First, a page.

Sex Transm Infect 84:252-253 doi:10.1136/sti.2008.030148
  • Editorial

Lymphogranuloma venereum diagnostics: from culture to real-time quadriplex polymerase chain reaction

  1. Servaas A Morré1,2,3,
  2. Sander Ouburg1,3,
  3. Michiel A van Agtmael2,
  4. Henry J C de Vries4,5
  1. 1
    Laboratory of Immunogenetics, Section Immunogenetics of Infectious Diseases, Department of Pathology, VU University Medical Center, Amsterdam, The Netherlands
  2. 2
    Section of Infectious Diseases, Department of Internal Medicine, VU University Medical Center, Amsterdam, The Netherlands
  3. 3
    Department of Medical Microbiology, Maastricht University Medical Centre, Maastricht, The Netherlands
  4. 4
    Department of Dermatology, Academic Medical Centre, University of Amsterdam, The Netherlands
  5. 5
    STI Outpatient Clinic, Cluster of Infectious Diseases, Health Service Amsterdam, Amsterdam, The Netherlands
  1. Dr S A Morré, VU University Medical Center, Amsterdam, The Netherlands; samorretravel{at}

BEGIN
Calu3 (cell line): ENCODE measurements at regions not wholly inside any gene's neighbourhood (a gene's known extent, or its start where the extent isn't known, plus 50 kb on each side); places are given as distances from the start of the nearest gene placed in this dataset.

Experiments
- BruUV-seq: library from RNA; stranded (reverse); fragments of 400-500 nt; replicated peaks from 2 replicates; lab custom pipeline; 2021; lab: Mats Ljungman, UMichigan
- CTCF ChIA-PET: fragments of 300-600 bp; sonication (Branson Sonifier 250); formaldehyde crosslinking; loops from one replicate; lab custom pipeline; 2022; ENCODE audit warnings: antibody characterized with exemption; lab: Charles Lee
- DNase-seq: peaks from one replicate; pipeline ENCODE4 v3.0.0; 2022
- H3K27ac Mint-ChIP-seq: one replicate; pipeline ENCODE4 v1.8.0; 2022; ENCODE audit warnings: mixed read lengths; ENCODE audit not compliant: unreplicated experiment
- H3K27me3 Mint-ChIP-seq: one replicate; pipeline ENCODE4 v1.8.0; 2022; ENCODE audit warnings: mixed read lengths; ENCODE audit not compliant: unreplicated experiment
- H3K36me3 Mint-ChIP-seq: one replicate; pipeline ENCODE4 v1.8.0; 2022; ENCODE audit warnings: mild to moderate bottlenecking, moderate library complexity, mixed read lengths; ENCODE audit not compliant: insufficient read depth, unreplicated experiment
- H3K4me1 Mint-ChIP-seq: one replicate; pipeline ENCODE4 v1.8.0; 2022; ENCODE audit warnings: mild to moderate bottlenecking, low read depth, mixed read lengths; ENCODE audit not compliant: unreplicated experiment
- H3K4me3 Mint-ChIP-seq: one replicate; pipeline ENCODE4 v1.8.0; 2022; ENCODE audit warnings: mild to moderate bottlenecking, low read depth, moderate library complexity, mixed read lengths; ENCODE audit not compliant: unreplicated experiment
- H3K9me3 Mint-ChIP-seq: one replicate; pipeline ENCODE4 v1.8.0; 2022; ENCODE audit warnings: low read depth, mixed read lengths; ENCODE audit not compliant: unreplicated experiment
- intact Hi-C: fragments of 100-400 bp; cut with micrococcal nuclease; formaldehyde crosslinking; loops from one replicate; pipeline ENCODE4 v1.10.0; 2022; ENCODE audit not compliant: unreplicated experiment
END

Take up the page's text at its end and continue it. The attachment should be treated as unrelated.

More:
• Accepted 18 June 2008

Since the end of 2003, an ongoing lymphogranuloma venereum (LGV) proctitis outbreak has been reported in industrialised countries, first in The Netherlands, followed by neighbouring European countries and the United Kingdom, and now in many other countries and continents including the United States, Canada and Australia.1 2

When we analysed the LGV strain identified in this outbreak on a nucleotide level, four nucleotide changes were found when compared with reference serovars (L2, L2a, and the variant L2′) including one change that encoded the previously undescribed change at amino acid 162, AAT→AGT and we designated this strain L2b (GenBank accession number AY586530).2 We have shown by retrospective epidemiological analyses that this L2b strain was the only strain present among men who have sex with men in Amsterdam and appeared to have been circulating in Amsterdam in 2000 (no retrospective samples were available before 2000).3 Moreover, we showed that this L2b variant was already present in the 1980s in San Francisco, with exactly the same mutations in the complete ompA gene (previously omp1).3

Since the identification of this at least 28-year slowly evolving …